Driving along streets such as Meadow Lane in Southampton and Ocean Road in East Hampton is an exercise in self-flagellation and jealousy but, for me, grudging admiration too. Each property seems more amazing than the next - acres and acres of land, views of the Atlantic, woods, helipads, tennis courts; architecture based on English country manors, French chateaus and gargantuan Spanish haciendas ... But it's the mansions that I can't see from the gates that really leave me guessing. All the excess and lunacy from Gatsby's era has been replicated out here and, most amazingly of all, it seems to have largely survived the global financial crisis.

Looking at these properties, and the amount of new construction going on in the Hamptons, I found myself wondering: why didn't more owners buy up the historic properties closer to New York? The sad fact is that even if these new-money types wanted to buy one of the stately properties from Fitzgerald's time, there simply aren't enough of them left. Of the 650 Gilded Era homes just 150 survive today, the rest having been abandoned or demolished decades ago.

Even Beacon Towers, generally agreed upon as the house that most likely gave birth to Gatsby's mansion, did not survive the cull. Built by the eccentric socialite Alva Belmont from 1917-18, she kept it in her portfolio for less than a decade before selling it to media tycoon and real-life Citizen Kane figure William Randolph Hearst. He sold it again in 1942, and by the end of the war it had been abandoned and demolished completely.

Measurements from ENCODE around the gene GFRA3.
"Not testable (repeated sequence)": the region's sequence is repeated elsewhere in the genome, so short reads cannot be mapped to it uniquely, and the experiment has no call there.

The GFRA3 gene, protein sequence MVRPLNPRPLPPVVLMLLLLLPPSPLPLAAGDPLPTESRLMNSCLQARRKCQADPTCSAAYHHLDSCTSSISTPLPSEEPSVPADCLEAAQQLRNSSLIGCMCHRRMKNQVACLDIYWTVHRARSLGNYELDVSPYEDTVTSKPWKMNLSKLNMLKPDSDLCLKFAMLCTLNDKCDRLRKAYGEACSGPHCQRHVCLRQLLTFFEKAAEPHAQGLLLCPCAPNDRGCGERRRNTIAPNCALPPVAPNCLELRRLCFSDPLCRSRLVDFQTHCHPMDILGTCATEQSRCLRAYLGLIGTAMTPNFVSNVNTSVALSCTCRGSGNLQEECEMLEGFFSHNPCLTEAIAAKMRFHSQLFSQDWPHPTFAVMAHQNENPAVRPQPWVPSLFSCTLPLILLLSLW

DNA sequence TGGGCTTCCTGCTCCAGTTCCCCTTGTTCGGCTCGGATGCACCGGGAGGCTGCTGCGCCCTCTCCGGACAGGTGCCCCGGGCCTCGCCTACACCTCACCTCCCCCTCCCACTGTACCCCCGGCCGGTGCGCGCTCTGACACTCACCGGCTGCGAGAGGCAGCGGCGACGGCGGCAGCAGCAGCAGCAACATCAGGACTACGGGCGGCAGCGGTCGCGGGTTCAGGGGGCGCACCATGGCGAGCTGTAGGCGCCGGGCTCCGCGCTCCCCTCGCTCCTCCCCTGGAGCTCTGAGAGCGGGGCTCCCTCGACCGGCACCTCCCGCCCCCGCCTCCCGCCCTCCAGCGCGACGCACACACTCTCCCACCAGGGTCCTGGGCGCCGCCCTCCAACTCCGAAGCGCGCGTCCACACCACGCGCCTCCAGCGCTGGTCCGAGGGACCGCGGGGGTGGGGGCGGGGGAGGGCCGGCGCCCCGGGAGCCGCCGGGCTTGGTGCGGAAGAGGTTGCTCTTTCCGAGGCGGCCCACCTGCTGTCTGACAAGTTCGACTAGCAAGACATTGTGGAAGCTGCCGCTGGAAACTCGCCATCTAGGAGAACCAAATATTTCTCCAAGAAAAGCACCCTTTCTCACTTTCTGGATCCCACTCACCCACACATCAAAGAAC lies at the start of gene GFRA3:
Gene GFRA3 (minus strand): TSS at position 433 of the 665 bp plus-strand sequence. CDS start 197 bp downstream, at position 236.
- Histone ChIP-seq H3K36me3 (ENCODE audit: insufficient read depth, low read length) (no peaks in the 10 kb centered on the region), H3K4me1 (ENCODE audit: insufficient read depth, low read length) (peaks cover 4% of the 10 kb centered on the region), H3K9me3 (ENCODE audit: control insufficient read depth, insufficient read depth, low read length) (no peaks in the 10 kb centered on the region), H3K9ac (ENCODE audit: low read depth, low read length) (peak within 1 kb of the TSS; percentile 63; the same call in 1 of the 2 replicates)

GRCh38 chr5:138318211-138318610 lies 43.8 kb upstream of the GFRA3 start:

The sinking of the Titanic had shaken the moneyed classes; the First World War turned the planet on its head; and by the time the Great Depression arrived at the end of 1929, it was merely a killing blow following a long decline. One interpretation of the Great Gatsby novel - and a theme almost completely overlooked by Luhrmann - is that it's really about this decay and atrophy, not hedonism and affluence.

The surviving properties have been forced to find their way in the modern world by repurposing themselves. Some, such as Oheka Castle (the property filmed as Citizen Kane's Xanadu) have naturally evolved into hotels. Others, such as Old Westbury Gardens, have become museums to themselves. There's no evidence Fitzgerald used it as a source for Tom Buchanan's sprawling mansion across the bay from Gatsby, but set designer Catherine Martin has said definitively that Old Westbury Gardens is the basis for the villain's property in the new film.

A three-storey Charles II-style mansion, it's a grand place to visit, especially when the 80-hectare grounds are in riotous bloom. Inside, the house documents the lives of its deceased former owners, the Phipps family, who found their fortune in steel. These days they're represented by eerie mannequins, dressed in the old clothes of the dead. While it may be a touch Downton Shabby on the inside, its exterior is beautiful, sturdy and endlessly photogenic. The day I visit vast marquees are being set up for what will doubtless be a spectacular wedding, but in and around the lobby there's only one name on their lips: Gatsby. The film has just gone on general release (it opened in Australia on Thursday) and it seems entirely appropriate that the fictional bon viveur is still generating gossip in a property such as this, almost 90 years after he was born.